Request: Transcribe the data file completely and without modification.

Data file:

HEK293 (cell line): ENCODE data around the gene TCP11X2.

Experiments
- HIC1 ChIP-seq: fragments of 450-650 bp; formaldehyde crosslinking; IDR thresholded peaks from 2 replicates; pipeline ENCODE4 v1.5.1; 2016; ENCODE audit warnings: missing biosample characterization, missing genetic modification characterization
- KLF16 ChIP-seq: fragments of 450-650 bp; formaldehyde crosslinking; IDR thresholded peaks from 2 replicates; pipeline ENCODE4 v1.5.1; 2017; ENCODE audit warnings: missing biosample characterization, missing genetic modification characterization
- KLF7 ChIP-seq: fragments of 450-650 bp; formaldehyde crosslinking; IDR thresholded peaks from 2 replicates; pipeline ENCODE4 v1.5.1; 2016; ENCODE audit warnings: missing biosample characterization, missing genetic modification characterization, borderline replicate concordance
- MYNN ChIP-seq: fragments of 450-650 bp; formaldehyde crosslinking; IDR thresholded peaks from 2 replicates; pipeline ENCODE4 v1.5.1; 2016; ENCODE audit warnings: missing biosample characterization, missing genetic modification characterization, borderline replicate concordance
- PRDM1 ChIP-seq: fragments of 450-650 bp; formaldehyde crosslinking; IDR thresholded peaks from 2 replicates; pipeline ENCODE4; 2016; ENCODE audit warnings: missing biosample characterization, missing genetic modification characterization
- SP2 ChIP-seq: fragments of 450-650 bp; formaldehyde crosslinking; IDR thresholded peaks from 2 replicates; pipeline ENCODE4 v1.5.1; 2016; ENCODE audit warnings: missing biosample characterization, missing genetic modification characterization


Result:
HEK293 (cell line): ENCODE data around the gene TCP11X2.

Experiments
- HIC1 ChIP-seq: fragments of 450-650 bp; formaldehyde crosslinking; IDR thresholded peaks from 2 replicates; pipeline ENCODE4 v1.5.1; 2016; ENCODE audit warnings: missing biosample characterization, missing genetic modification characterization
- KLF16 ChIP-seq: fragments of 450-650 bp; formaldehyde crosslinking; IDR thresholded peaks from 2 replicates; pipeline ENCODE4 v1.5.1; 2017; ENCODE audit warnings: missing biosample characterization, missing genetic modification characterization
- KLF7 ChIP-seq: fragments of 450-650 bp; formaldehyde crosslinking; IDR thresholded peaks from 2 replicates; pipeline ENCODE4 v1.5.1; 2016; ENCODE audit warnings: missing biosample characterization, missing genetic modification characterization, borderline replicate concordance
- MYNN ChIP-seq: fragments of 450-650 bp; formaldehyde crosslinking; IDR thresholded peaks from 2 replicates; pipeline ENCODE4 v1.5.1; 2016; ENCODE audit warnings: missing biosample characterization, missing genetic modification characterization, borderline replicate concordance
- PRDM1 ChIP-seq: fragments of 450-650 bp; formaldehyde crosslinking; IDR thresholded peaks from 2 replicates; pipeline ENCODE4; 2016; ENCODE audit warnings: missing biosample characterization, missing genetic modification characterization
- SP2 ChIP-seq: fragments of 450-650 bp; formaldehyde crosslinking; IDR thresholded peaks from 2 replicates; pipeline ENCODE4 v1.5.1; 2016; ENCODE audit warnings: missing biosample characterization, missing genetic modification characterization